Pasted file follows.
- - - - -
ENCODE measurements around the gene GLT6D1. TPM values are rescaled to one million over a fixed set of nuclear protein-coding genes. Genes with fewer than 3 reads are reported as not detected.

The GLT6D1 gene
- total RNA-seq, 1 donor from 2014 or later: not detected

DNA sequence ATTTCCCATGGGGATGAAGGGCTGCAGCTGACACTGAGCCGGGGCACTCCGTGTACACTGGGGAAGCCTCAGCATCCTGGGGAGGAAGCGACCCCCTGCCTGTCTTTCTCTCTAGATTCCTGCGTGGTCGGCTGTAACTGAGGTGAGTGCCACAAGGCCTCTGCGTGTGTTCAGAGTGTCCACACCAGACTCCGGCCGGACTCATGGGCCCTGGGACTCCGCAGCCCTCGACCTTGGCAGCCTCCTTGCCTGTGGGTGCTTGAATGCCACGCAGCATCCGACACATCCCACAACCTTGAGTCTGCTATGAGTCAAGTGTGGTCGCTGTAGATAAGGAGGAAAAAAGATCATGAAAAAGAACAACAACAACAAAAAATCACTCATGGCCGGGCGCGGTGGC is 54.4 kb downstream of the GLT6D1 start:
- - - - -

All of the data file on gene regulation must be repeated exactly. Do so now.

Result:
ENCODE measurements around the gene GLT6D1. TPM values are rescaled to one million over a fixed set of nuclear protein-coding genes. Genes with fewer than 3 reads are reported as not detected.

The GLT6D1 gene
- total RNA-seq, 1 donor from 2014 or later: not detected

DNA sequence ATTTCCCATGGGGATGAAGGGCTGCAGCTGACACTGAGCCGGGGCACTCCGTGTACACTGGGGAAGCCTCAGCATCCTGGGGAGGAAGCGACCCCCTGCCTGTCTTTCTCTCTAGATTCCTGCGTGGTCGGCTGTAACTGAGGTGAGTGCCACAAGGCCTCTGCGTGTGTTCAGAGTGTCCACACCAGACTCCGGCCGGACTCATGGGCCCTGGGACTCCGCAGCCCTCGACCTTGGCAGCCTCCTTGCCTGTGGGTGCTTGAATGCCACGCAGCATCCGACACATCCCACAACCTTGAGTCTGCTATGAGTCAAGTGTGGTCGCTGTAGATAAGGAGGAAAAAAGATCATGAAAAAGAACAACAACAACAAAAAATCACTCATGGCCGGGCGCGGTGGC is 54.4 kb downstream of the GLT6D1 start: